"Joyful Winter Day across Iran: Yesterday, Kids, Instead of Studying, Played with Snow."
Raja News,1 for its part, notes five similarities between the deposed Shah of Iran and the deposed Tunisian president: promoting secularism with an iron hand; supporting and being supported by the West; looting national wealth during escape; attempting to impose lifelong rule; and getting driven out from home and getting discarded by the West.
A note of general satisfaction, in short, is unmistakable among the oficialistas in Iran. The revolution in Tunisia, in their eyes, confirms their strategic assessment that "a major shift in the regional balance of power" underway favors the axis of resistance:
In Tehran, there is a strong belief that the region is changing dramatically in favor of Hezbollah, the Palestinians, and the Resistance. The rise of an independent Turkey, whose government has a worldview very different from that of the U.S., German, British, and French governments, along with the relative decline of Saudi and Egyptian regional influence, signals a major shift in the regional balance of power. Saudi military incompetence during the fighting with Yemeni tribes along the border between the two countries, the general decline of the Egyptian regime in all respects, and the almost universal contempt among Arabs as a whole for the leaders of these two countries and other pro-western Arab regimes and their corrupt elites, are seen as signs that the center cannot hold. The fact that the Iranian president and the Turkish prime minister are so popular in Arab countries, while most Arab leaders are deeply unpopular, is a sign that the region is changing.Meanwhile, the Web site of the embattled Green Path Movement features Nader Marzban's opinion reflecting on "Iran and Tunisia: Superficial Similarities and Substantial Differences between the Two Movements." What is the main difference? Marzban highlights the difference between the Iranian movement's reform strategy and the Tunisian movement's revolutionary strategy. What is more important, however, is that in Tunisia the movement first began with, and has organically grown from, a protest against unemployment,2 a class battle, an aspect notable for its absence at the height of the Green Path Movement.3 As the tenth government of the Islamic Republic implements controversial subsidy reform4 in Iran, both defenders and opponents of the nezam of Iran today will have opportunities to revisit similarities and differences between Iran and Tunisia.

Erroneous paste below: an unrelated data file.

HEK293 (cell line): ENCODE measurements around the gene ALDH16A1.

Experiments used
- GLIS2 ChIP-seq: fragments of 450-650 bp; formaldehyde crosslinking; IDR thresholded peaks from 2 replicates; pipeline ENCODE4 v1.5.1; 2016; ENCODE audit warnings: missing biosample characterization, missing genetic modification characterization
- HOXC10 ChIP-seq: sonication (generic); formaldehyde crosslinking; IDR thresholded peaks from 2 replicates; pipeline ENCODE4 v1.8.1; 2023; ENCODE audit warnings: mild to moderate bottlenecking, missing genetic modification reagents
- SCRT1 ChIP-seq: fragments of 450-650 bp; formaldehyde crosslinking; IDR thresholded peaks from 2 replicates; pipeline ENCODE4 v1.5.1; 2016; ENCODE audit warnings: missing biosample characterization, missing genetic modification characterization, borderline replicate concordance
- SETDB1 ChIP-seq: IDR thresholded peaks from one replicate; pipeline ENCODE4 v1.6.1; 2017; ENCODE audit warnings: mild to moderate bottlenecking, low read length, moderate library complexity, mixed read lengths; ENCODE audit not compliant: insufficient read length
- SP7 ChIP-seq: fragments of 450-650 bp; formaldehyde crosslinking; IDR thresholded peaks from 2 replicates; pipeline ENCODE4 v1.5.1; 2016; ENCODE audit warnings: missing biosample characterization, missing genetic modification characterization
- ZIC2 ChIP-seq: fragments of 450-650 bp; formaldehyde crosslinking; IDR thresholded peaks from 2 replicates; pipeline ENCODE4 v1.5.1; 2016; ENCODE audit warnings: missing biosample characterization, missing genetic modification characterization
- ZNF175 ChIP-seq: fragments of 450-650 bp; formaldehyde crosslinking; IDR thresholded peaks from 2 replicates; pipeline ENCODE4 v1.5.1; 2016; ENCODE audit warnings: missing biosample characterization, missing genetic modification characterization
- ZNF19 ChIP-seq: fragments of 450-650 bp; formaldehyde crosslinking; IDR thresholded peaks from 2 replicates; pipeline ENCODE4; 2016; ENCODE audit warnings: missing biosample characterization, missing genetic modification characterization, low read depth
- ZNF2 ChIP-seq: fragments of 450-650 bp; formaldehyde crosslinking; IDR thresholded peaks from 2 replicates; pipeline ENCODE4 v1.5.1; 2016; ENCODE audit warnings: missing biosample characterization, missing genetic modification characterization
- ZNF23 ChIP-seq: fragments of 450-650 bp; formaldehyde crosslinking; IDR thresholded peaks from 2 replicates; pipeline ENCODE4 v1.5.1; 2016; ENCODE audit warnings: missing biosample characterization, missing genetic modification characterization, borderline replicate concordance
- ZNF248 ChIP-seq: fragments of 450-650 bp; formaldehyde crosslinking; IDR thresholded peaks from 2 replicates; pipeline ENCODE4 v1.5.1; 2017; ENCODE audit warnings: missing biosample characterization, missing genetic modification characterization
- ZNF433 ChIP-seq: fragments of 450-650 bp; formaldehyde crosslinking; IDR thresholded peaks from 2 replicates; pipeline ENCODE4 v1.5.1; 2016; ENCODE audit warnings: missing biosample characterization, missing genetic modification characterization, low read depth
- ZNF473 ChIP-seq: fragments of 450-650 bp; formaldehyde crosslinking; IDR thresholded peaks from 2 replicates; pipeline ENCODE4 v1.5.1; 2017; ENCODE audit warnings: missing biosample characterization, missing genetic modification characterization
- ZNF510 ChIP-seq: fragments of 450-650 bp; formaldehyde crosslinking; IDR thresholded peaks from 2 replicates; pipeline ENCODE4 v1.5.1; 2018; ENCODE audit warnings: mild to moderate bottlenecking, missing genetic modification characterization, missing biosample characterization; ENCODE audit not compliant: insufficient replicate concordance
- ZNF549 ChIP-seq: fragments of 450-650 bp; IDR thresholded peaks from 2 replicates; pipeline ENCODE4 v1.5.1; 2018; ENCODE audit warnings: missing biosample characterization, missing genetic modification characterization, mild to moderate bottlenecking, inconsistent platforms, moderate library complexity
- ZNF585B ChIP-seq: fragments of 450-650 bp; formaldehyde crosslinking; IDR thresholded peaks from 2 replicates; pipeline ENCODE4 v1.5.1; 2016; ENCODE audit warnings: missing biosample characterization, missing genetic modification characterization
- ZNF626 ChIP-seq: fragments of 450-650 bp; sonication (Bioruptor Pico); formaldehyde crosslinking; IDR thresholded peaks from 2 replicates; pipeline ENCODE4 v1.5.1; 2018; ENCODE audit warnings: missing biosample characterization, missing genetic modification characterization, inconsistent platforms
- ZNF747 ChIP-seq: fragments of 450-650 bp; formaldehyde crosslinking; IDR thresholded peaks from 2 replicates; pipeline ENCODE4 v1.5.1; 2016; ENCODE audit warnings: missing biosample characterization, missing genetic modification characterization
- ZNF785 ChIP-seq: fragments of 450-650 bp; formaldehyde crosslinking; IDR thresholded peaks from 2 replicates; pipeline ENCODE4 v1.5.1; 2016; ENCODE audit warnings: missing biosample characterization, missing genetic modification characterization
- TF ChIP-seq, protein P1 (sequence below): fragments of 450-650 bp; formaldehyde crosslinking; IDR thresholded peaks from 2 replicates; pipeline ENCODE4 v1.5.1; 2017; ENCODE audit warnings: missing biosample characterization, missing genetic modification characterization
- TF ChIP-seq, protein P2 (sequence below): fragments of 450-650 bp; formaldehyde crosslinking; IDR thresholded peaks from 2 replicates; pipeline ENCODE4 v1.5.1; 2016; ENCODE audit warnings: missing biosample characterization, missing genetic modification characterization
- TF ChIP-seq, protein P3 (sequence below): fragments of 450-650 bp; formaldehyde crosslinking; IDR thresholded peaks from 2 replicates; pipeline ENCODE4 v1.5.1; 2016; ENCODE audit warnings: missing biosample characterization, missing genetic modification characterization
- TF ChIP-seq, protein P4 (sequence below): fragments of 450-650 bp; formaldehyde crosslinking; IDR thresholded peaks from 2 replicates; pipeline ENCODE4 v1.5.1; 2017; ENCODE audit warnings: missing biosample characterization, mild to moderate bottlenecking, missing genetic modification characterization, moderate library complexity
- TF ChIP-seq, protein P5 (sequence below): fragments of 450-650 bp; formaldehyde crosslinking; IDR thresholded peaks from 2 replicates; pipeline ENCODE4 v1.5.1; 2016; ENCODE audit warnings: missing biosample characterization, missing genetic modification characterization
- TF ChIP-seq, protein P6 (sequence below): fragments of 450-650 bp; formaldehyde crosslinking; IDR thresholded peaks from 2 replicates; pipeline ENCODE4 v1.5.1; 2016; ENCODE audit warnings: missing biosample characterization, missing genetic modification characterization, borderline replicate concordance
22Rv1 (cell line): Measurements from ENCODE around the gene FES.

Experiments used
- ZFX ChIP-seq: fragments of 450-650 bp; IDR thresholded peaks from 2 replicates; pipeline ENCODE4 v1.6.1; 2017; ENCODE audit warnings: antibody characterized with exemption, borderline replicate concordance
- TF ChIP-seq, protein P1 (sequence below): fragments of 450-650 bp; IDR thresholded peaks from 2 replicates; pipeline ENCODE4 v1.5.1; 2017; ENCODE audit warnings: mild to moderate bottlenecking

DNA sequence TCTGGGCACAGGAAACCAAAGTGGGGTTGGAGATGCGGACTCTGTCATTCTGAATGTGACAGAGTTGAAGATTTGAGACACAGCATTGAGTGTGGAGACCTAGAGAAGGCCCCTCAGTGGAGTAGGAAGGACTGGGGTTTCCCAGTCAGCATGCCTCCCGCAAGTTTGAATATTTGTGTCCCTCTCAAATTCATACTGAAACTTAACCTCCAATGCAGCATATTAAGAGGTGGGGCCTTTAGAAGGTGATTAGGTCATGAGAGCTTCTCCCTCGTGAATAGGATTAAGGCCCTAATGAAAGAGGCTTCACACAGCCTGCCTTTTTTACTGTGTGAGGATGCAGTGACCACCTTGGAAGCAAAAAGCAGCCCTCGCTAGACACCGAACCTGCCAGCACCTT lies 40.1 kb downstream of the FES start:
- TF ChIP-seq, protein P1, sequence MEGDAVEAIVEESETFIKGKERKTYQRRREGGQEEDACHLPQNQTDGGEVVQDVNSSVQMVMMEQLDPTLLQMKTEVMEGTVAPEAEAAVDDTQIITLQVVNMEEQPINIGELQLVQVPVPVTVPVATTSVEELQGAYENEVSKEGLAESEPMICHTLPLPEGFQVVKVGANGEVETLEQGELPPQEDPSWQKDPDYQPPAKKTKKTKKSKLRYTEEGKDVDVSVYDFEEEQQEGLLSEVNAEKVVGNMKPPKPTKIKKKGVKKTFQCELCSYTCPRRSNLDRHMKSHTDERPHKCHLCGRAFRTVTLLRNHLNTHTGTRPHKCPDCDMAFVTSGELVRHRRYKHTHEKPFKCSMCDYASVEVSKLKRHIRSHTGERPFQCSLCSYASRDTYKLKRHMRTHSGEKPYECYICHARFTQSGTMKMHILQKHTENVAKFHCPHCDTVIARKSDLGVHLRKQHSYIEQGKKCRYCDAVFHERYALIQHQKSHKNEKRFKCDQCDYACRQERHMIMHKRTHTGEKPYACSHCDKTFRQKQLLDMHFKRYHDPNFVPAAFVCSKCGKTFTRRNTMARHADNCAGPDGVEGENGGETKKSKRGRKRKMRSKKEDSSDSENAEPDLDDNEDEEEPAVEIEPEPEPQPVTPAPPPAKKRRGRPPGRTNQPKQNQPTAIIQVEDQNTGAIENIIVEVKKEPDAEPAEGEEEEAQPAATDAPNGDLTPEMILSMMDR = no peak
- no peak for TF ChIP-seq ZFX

1 Raja News, by the way, is giving big play to the news of exiled Renaissance Party leader Rashid Ghannoushi's return to Tunisia. Its editor has apparently failed to canvass informed Arab sources such as this: "Aljazeera has [to] stop promoting Rashid Ghannushi and stop announcing his travel to Tunisia as if his impending arrival is analogous to that of Khumayni's return to Iran. No one cares about Ghannushi, from what I have seen, although I won't rule out the likelihood of the emergence of an Islamist current later on."